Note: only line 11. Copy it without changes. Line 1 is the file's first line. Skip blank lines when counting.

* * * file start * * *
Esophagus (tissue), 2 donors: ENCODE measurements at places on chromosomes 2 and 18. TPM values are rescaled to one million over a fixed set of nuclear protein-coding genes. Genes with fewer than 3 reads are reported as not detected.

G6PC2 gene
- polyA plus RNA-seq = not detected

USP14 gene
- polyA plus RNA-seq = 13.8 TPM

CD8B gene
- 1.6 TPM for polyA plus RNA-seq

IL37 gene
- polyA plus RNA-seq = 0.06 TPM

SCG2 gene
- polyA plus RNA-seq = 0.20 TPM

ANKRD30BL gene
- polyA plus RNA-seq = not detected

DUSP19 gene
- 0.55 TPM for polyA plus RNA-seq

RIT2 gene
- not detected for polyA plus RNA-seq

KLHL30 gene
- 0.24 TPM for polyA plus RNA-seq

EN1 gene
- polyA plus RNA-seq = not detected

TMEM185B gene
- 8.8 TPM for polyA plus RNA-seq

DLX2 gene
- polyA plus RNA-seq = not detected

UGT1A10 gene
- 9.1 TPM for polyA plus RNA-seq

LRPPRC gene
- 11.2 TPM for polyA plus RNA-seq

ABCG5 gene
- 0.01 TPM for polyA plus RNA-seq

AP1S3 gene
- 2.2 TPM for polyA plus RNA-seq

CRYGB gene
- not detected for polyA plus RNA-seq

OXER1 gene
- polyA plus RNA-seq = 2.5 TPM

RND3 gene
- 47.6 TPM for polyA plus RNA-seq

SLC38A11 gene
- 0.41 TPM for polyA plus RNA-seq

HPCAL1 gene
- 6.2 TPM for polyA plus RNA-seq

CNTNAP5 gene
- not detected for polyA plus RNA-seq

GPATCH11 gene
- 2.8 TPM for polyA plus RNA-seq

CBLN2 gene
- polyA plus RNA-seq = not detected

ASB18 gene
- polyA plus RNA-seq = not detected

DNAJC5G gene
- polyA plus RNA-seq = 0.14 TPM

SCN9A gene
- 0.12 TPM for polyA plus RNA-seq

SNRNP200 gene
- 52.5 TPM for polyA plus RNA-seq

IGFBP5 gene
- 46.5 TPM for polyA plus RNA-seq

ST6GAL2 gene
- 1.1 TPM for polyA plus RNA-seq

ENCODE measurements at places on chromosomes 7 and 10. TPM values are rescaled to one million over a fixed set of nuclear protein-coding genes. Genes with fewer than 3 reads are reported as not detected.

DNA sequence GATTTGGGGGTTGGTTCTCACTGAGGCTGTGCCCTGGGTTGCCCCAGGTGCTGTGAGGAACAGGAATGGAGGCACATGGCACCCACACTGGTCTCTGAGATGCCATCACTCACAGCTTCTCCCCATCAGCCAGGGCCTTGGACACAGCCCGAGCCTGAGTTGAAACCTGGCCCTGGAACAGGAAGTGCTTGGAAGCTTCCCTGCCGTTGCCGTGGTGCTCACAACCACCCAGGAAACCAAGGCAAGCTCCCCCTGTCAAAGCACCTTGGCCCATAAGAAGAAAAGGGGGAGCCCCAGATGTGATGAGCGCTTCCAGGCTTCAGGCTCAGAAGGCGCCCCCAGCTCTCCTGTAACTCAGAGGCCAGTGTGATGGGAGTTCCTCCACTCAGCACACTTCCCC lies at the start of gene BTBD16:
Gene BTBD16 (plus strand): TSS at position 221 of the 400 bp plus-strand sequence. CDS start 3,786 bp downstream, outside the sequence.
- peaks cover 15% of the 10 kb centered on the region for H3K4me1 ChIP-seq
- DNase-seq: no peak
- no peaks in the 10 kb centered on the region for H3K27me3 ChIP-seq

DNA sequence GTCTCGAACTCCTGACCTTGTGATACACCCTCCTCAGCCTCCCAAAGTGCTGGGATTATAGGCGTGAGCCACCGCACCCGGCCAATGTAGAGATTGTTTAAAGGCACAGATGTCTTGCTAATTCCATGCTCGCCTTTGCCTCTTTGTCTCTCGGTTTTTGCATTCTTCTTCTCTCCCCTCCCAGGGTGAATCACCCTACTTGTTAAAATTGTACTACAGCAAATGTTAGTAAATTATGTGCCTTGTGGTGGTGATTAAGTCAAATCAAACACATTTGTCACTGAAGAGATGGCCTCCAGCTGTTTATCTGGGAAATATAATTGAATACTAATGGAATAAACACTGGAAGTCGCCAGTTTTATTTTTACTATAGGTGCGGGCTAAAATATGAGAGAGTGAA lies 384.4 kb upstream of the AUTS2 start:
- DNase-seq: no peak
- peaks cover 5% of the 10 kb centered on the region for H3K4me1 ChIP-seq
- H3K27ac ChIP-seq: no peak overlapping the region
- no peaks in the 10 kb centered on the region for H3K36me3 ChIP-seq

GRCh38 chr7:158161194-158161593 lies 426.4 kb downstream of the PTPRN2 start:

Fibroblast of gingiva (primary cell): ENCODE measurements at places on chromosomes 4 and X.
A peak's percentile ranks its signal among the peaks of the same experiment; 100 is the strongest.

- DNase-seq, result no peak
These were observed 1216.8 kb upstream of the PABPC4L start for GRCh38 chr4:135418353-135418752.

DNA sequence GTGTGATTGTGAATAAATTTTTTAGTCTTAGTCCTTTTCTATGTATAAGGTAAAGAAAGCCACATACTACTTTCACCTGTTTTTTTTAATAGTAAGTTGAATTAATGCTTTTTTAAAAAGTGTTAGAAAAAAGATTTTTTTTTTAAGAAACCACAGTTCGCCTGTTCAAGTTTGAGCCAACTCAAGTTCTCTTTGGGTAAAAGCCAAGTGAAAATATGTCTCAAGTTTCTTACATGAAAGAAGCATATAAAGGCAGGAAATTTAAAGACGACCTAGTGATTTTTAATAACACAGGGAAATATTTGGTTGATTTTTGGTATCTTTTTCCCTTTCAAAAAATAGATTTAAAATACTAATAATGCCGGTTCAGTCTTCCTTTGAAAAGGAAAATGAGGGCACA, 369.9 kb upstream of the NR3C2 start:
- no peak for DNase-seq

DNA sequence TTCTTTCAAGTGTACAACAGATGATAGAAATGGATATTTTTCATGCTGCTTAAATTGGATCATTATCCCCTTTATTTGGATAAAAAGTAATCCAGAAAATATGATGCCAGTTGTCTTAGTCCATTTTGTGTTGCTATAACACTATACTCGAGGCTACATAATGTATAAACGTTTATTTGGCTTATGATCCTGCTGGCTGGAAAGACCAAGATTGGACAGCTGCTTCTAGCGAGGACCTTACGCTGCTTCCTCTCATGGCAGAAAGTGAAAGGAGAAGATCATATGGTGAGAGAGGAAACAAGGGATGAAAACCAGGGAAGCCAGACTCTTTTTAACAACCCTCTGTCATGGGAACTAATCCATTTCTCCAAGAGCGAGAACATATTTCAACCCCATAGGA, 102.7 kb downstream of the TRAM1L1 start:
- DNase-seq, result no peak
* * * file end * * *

- polyA plus RNA-seq = 0.20 TPM